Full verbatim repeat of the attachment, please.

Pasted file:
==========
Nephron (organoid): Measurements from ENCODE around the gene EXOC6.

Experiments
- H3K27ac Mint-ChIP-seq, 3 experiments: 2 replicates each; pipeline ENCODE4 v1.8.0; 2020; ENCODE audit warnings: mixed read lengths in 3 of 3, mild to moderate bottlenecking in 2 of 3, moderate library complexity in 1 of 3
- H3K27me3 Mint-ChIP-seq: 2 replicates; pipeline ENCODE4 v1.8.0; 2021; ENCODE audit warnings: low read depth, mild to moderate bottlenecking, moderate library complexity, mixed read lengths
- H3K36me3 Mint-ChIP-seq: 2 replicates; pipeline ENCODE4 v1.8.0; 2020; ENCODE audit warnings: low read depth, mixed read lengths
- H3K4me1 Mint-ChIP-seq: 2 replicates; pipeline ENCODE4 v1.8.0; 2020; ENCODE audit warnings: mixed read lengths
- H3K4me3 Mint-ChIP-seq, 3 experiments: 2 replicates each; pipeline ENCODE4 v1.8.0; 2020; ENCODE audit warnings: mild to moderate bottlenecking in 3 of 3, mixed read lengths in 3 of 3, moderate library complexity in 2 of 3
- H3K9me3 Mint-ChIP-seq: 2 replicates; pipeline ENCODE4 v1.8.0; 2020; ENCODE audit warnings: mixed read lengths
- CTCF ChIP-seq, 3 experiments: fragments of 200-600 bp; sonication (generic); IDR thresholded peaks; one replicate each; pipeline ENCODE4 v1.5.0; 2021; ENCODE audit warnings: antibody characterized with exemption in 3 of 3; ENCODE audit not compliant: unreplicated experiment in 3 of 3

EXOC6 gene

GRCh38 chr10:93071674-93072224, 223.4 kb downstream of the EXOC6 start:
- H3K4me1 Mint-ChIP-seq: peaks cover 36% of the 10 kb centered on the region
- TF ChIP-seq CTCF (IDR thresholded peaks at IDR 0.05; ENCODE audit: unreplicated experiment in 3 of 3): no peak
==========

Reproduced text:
Nephron (organoid): Measurements from ENCODE around the gene EXOC6.

Experiments
- H3K27ac Mint-ChIP-seq, 3 experiments: 2 replicates each; pipeline ENCODE4 v1.8.0; 2020; ENCODE audit warnings: mixed read lengths in 3 of 3, mild to moderate bottlenecking in 2 of 3, moderate library complexity in 1 of 3
- H3K27me3 Mint-ChIP-seq: 2 replicates; pipeline ENCODE4 v1.8.0; 2021; ENCODE audit warnings: low read depth, mild to moderate bottlenecking, moderate library complexity, mixed read lengths
- H3K36me3 Mint-ChIP-seq: 2 replicates; pipeline ENCODE4 v1.8.0; 2020; ENCODE audit warnings: low read depth, mixed read lengths
- H3K4me1 Mint-ChIP-seq: 2 replicates; pipeline ENCODE4 v1.8.0; 2020; ENCODE audit warnings: mixed read lengths
- H3K4me3 Mint-ChIP-seq, 3 experiments: 2 replicates each; pipeline ENCODE4 v1.8.0; 2020; ENCODE audit warnings: mild to moderate bottlenecking in 3 of 3, mixed read lengths in 3 of 3, moderate library complexity in 2 of 3
- H3K9me3 Mint-ChIP-seq: 2 replicates; pipeline ENCODE4 v1.8.0; 2020; ENCODE audit warnings: mixed read lengths
- CTCF ChIP-seq, 3 experiments: fragments of 200-600 bp; sonication (generic); IDR thresholded peaks; one replicate each; pipeline ENCODE4 v1.5.0; 2021; ENCODE audit warnings: antibody characterized with exemption in 3 of 3; ENCODE audit not compliant: unreplicated experiment in 3 of 3

EXOC6 gene

GRCh38 chr10:93071674-93072224, 223.4 kb downstream of the EXOC6 start:
- H3K4me1 Mint-ChIP-seq: peaks cover 36% of the 10 kb centered on the region
- TF ChIP-seq CTCF (IDR thresholded peaks at IDR 0.05; ENCODE audit: unreplicated experiment in 3 of 3): no peak